seven jewish children play 248.88.
(photo credit: Courtesy)
Seven Jewish Children, a new play that drew accusations of anti-Semitism during its London run last month, will be staged in New York next week as part of a panel discussion on the Israeli-Palestinian conflict.
The New York Theater Workshop will present three readings of the short play followed by discussions by panelists, including Israeli and Palestinian activists to be hosted by various moderators, among them playwright Tony Kushner, who wrote the screenplay for the 2005 film Munich, and theater critic Alisa Solomon.
The play, billed as "a 10-minute history of Israel" told through parental dialogues, was written by Caryl Churchill, a British playwright and pro-Palestinian activist, in response to Operation Cast Lead in Gaza.
The New York Theater Workshop production comes three years after it canceled a scheduled staging of the play My Name is Rachel Corrie, which commemorated the work of the International Solidarity Movement activist accidentally killed by an IDF bulldozer in Gaza in 2003.
Seven Jewish Children had its first New York reading on Monday night, the anniversary of Corrie's death, at the Brecht Forum, a Marxist activist organization. The event was held as a fund-raiser for Medical Aid to Palestine.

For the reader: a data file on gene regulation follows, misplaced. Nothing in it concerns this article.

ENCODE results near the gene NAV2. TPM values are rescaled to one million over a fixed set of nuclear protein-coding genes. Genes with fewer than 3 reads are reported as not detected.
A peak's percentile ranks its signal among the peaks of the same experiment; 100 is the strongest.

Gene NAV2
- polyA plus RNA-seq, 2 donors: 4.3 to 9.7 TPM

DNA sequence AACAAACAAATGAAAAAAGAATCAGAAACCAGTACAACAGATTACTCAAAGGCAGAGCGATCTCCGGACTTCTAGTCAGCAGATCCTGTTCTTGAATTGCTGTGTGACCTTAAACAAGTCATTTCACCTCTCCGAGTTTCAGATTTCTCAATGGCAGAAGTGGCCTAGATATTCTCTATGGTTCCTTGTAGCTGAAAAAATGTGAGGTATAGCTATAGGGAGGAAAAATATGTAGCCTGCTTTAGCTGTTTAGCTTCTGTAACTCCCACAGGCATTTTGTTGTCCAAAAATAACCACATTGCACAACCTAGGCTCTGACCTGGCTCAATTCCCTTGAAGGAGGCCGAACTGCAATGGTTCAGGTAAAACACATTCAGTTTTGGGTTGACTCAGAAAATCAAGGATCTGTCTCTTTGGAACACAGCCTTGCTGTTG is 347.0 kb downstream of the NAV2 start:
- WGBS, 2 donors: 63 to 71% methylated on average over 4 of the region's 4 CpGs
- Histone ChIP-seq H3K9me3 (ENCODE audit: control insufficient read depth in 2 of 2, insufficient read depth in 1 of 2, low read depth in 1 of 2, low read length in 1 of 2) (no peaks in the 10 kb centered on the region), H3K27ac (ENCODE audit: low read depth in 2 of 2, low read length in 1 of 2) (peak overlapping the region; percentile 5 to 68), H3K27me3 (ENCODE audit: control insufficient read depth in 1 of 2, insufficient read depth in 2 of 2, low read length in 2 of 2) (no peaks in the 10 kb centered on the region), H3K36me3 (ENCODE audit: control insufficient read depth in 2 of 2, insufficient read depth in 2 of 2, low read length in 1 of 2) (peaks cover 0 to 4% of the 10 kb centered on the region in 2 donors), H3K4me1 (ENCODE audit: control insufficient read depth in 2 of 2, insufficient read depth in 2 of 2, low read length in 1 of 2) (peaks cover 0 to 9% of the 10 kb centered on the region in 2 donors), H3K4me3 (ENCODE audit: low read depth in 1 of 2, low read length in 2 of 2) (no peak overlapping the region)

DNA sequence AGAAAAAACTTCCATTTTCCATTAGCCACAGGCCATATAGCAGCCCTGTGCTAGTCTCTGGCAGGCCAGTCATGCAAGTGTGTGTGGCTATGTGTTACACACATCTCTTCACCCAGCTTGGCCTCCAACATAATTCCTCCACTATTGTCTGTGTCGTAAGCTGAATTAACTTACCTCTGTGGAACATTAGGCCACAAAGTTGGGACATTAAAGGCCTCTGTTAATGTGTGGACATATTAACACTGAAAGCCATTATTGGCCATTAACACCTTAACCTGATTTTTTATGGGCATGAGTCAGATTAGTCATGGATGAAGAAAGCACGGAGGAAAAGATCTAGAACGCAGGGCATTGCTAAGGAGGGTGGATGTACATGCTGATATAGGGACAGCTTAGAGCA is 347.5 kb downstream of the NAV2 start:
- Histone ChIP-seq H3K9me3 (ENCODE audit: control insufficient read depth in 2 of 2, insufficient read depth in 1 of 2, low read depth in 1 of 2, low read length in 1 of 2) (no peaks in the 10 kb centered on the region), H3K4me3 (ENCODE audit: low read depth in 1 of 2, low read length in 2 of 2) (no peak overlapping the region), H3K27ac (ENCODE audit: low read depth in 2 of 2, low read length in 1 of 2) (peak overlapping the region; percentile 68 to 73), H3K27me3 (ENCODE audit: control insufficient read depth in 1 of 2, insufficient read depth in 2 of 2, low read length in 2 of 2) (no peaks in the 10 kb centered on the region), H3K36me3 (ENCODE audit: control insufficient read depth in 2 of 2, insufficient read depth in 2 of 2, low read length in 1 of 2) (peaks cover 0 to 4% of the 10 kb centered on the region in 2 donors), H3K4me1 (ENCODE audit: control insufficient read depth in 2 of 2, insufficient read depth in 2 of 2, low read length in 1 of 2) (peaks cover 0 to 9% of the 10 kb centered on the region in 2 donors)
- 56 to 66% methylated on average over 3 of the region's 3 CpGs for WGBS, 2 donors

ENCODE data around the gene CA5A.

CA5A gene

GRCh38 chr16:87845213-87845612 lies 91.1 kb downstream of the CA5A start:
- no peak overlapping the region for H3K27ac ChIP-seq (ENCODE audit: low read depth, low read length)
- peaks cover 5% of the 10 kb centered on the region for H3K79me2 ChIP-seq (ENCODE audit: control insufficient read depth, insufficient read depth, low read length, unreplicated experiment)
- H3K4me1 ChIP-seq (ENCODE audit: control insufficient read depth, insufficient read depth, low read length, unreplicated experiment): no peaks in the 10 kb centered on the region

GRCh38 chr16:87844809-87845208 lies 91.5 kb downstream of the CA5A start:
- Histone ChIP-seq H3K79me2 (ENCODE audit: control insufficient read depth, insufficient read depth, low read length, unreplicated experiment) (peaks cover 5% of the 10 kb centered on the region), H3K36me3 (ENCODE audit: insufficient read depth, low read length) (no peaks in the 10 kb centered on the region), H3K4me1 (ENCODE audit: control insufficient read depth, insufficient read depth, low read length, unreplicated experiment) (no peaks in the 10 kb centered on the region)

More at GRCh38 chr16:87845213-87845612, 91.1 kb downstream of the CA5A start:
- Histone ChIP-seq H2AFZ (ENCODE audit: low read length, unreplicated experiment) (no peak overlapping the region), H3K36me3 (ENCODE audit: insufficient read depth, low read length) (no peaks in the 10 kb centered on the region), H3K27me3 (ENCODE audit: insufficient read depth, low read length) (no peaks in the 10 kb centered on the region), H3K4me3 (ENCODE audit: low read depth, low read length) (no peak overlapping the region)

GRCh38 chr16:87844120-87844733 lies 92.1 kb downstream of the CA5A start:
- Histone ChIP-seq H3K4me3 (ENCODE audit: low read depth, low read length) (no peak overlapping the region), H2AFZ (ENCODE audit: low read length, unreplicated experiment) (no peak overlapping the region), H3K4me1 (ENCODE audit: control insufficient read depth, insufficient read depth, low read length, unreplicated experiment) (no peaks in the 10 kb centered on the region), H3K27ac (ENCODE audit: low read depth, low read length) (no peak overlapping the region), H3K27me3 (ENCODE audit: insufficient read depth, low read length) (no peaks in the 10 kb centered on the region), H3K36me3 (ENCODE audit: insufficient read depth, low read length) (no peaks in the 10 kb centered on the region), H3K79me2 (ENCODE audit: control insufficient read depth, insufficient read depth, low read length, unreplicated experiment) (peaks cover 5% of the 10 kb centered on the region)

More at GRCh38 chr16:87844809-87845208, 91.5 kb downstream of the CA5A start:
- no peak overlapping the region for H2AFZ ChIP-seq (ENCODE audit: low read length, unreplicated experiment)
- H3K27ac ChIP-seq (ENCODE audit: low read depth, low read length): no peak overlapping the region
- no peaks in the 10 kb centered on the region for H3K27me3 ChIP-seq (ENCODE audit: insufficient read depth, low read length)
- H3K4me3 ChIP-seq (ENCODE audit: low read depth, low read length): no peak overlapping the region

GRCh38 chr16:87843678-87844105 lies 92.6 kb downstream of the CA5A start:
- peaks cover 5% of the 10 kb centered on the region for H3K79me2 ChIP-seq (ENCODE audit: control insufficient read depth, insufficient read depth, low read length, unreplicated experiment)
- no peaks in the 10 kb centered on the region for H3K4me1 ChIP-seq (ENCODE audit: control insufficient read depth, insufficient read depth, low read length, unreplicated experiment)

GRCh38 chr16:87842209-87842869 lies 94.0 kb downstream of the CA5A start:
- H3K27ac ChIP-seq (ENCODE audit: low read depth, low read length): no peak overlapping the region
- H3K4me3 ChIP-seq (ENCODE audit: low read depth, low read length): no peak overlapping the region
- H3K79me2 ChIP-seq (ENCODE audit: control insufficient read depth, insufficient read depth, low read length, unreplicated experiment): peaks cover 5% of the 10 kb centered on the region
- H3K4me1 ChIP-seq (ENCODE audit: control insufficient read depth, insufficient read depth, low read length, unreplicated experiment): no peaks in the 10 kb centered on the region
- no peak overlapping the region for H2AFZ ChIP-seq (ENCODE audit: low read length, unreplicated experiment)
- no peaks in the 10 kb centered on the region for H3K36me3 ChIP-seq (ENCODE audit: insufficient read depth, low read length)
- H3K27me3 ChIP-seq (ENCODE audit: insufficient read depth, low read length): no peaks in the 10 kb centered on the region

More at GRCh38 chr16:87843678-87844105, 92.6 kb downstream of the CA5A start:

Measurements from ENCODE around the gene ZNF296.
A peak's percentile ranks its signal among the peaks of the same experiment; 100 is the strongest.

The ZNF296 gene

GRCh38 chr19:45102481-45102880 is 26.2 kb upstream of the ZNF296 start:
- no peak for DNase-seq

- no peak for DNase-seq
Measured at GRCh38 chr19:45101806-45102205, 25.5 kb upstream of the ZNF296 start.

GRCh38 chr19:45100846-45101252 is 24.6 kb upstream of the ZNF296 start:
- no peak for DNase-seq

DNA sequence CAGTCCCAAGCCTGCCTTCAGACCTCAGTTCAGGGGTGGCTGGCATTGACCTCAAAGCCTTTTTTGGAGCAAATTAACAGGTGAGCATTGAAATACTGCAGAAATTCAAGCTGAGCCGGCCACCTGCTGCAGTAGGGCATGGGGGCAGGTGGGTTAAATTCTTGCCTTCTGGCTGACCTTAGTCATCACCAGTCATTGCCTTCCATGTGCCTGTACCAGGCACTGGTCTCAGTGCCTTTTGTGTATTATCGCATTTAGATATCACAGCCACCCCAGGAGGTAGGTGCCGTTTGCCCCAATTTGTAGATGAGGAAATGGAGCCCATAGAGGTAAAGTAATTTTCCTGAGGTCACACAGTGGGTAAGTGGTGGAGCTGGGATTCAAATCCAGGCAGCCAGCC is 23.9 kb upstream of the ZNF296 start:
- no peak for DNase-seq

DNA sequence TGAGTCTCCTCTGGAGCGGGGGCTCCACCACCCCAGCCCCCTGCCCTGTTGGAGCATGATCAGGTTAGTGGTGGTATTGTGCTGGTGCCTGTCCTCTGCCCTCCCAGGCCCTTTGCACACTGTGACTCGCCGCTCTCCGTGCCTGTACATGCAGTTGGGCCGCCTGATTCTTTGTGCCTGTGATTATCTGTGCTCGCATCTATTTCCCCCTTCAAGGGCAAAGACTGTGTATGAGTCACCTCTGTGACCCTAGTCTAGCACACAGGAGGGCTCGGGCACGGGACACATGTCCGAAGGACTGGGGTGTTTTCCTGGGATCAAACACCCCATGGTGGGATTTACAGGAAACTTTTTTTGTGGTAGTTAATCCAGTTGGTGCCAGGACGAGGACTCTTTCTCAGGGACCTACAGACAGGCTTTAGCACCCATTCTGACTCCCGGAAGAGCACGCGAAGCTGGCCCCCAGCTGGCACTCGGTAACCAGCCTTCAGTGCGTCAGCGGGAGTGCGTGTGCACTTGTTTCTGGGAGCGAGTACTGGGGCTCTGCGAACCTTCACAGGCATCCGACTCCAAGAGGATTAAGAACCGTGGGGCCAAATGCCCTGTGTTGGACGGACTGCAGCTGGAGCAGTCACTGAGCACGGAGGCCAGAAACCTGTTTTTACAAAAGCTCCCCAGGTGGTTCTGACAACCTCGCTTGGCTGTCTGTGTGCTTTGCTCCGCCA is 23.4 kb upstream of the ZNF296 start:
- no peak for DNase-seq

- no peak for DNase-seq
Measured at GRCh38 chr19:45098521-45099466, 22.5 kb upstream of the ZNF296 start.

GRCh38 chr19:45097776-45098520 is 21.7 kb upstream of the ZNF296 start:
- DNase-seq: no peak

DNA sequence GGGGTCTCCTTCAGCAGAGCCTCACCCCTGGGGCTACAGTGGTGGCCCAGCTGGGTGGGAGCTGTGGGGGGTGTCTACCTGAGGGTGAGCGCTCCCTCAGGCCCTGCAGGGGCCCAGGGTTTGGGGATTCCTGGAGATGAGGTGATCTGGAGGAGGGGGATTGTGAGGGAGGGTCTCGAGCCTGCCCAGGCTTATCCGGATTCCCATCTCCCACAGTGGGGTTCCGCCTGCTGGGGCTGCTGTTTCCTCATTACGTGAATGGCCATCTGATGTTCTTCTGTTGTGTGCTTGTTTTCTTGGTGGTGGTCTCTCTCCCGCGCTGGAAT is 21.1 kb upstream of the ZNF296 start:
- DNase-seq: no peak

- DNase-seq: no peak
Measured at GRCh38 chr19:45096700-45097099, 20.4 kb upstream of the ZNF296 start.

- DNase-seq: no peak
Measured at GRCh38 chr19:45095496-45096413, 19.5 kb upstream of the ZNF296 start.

Chicago's Rooms Productions held a reading of the play last week, and productions are scheduled for Washington as well - including one booked for Theater J at the Jewish Community Center, as part of its "Voices from a Changing Middle East" festival.
Jewish leaders in Britain took out an ad in the Daily Telegraph calling the play "historically inaccurate" because of its characterization of the Six-Day War as an offensive operation and because it overlooked the effects of the rockets hitting southern Israel.
Speaking about the play before its launch in January, Churchill said: "It came out of feeling strongly about what's happening in Gaza - it's a way of helping the people there. Israel has done lots of terrible things in the past, but what happened in Gaza seemed particularly extreme."